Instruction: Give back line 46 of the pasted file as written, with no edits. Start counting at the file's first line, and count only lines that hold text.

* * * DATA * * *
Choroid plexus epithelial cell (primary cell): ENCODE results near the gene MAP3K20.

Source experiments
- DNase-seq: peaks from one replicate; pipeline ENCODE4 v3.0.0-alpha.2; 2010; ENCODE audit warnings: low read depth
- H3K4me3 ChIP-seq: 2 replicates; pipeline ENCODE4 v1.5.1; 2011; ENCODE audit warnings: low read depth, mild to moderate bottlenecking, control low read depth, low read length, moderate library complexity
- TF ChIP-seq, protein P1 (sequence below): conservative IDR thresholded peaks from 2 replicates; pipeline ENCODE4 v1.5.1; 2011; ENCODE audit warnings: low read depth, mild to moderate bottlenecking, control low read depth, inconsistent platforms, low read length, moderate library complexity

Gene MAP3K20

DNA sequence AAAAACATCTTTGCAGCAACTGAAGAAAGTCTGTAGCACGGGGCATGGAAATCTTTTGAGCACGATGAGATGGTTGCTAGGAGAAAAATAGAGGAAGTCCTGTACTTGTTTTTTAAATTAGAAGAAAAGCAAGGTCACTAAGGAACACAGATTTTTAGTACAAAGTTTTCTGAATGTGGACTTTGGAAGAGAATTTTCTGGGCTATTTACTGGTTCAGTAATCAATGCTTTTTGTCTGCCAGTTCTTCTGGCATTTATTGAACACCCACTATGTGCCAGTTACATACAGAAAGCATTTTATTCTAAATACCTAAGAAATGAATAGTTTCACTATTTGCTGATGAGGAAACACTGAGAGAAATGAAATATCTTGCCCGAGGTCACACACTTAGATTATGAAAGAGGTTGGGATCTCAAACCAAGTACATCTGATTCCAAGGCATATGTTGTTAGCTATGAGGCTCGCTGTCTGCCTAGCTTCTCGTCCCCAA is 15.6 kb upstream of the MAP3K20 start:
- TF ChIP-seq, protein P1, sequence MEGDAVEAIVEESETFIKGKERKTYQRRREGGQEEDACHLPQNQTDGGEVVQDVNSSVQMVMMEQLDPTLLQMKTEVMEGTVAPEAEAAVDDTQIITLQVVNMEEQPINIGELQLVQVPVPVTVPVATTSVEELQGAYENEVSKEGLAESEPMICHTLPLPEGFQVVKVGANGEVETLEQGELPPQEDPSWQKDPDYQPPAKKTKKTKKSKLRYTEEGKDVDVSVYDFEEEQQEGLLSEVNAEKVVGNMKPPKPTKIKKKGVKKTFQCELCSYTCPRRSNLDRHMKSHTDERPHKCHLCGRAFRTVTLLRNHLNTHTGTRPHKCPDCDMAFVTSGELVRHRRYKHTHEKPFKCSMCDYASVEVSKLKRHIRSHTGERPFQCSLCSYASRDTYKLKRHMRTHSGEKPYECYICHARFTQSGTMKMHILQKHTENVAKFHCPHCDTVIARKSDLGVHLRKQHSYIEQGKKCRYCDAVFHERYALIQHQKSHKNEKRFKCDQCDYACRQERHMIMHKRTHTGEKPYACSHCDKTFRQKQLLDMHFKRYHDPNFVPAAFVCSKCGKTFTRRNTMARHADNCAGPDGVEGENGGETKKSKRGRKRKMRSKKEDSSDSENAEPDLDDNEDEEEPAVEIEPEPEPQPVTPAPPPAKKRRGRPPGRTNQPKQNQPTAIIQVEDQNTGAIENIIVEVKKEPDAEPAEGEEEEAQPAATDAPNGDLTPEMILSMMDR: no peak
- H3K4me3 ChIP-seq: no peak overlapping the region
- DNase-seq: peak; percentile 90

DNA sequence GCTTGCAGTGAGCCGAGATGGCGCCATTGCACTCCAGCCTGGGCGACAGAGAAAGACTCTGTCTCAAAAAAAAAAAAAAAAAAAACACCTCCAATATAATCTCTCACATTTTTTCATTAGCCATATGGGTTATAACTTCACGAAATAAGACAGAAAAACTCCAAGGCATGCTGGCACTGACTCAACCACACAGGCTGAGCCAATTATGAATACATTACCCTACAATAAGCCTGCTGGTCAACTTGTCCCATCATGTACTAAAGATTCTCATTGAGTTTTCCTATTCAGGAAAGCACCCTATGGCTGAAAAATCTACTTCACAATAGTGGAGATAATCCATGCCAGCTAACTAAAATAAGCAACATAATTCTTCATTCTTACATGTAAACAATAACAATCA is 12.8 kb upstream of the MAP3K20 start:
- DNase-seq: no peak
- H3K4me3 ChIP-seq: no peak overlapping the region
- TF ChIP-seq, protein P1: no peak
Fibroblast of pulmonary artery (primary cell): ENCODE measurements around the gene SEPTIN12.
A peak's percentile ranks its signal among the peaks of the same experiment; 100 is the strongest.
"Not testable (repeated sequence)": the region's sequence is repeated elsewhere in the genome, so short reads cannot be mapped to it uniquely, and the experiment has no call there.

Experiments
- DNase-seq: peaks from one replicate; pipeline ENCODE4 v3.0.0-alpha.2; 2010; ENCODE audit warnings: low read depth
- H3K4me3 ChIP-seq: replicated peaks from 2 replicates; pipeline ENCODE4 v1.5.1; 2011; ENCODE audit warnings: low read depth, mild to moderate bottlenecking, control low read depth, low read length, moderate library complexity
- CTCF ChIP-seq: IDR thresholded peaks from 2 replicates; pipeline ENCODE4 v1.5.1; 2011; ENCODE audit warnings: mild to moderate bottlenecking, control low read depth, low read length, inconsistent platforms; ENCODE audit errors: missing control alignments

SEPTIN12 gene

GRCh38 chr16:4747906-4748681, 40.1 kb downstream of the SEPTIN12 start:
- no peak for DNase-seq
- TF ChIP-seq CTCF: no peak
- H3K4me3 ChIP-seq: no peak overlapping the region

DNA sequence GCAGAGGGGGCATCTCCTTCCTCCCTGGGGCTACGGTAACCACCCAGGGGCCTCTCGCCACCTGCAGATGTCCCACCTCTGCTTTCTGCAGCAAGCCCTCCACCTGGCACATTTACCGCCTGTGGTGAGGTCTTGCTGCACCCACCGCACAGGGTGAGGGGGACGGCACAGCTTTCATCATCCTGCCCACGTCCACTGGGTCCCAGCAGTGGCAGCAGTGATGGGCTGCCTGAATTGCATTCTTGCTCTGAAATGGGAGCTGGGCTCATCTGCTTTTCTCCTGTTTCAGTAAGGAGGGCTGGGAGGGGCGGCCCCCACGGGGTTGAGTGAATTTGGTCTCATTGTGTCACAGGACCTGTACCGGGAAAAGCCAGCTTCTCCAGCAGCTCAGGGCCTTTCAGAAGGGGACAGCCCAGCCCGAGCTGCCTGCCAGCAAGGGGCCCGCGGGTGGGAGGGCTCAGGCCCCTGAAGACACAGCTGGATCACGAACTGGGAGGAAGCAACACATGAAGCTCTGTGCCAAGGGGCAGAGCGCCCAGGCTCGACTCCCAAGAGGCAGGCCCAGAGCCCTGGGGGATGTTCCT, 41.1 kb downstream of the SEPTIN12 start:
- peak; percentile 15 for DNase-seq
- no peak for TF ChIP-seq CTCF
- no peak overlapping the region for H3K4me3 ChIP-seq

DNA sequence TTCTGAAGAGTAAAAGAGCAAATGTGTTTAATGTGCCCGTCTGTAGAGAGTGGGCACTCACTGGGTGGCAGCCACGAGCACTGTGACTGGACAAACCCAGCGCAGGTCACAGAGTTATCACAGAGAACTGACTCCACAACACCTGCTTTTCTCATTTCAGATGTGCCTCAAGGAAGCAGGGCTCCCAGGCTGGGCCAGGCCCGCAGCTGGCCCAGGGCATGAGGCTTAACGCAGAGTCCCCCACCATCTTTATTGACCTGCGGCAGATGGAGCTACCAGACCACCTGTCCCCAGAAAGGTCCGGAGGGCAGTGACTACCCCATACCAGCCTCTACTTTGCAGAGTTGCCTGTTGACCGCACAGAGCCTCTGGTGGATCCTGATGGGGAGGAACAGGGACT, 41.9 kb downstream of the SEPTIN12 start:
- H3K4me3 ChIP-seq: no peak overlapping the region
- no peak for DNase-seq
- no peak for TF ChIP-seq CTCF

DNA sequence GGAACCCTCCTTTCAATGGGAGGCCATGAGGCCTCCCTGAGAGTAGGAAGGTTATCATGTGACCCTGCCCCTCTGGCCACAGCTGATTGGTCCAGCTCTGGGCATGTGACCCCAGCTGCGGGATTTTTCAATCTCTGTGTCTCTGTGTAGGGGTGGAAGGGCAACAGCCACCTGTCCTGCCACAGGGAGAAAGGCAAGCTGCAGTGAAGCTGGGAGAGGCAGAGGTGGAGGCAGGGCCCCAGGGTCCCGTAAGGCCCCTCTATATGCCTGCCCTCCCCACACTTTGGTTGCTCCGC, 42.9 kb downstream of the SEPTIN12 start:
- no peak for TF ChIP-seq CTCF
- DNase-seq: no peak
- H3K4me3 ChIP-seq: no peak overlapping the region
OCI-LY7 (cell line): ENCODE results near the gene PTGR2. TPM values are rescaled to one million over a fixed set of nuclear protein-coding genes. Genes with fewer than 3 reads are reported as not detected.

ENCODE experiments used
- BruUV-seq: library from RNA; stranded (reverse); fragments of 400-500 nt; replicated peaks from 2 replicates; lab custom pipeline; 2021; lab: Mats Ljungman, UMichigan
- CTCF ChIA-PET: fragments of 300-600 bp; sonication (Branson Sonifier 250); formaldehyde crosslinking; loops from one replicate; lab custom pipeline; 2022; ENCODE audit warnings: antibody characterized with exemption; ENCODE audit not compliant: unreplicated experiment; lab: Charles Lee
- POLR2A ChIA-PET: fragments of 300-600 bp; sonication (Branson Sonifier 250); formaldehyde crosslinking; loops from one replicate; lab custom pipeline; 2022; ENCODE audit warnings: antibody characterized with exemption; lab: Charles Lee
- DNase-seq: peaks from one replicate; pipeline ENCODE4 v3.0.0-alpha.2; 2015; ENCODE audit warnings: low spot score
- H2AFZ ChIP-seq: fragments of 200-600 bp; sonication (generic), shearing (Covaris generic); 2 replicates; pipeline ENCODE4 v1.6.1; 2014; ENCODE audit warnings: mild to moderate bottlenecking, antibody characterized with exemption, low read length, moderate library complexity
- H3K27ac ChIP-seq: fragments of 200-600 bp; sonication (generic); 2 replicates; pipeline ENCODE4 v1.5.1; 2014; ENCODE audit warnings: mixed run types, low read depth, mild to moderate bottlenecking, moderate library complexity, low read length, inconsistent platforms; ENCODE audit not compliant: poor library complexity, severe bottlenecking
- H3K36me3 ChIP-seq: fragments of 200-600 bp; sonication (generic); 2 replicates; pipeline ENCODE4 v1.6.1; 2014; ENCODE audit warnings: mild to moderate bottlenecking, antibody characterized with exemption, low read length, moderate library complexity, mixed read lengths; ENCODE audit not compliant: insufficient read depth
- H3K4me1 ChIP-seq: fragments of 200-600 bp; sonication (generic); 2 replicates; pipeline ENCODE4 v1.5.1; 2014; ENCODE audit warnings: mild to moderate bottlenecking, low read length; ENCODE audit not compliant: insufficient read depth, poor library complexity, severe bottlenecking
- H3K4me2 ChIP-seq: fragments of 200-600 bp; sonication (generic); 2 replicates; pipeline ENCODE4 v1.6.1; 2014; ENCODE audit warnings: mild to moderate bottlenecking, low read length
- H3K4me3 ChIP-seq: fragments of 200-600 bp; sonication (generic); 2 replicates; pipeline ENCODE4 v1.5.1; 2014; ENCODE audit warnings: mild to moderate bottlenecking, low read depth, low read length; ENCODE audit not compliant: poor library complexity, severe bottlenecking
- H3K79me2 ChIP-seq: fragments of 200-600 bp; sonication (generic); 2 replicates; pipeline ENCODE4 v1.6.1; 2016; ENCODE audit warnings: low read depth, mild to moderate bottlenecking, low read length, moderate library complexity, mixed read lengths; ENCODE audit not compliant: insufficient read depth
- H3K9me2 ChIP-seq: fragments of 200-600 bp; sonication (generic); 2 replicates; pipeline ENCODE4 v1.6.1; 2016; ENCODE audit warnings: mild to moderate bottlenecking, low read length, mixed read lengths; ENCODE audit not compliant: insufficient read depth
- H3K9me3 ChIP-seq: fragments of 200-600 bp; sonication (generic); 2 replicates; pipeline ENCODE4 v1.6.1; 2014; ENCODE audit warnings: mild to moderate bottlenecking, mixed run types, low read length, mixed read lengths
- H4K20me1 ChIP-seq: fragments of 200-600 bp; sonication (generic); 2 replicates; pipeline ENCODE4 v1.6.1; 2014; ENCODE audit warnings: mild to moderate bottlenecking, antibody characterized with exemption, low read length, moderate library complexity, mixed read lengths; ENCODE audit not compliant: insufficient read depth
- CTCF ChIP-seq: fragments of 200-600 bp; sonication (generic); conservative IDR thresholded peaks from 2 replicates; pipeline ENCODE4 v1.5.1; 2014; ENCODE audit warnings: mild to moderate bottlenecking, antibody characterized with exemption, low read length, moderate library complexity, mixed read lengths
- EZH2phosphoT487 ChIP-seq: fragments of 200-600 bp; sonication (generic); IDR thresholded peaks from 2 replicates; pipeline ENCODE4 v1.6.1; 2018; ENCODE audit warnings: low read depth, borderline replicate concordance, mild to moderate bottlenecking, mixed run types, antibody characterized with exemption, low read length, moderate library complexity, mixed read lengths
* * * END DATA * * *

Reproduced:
- H3K27ac ChIP-seq: fragments of 200-600 bp; sonication (generic); 2 replicates; pipeline ENCODE4 v1.5.1; 2014; ENCODE audit warnings: mixed run types, low read depth, mild to moderate bottlenecking, moderate library complexity, low read length, inconsistent platforms; ENCODE audit not compliant: poor library complexity, severe bottlenecking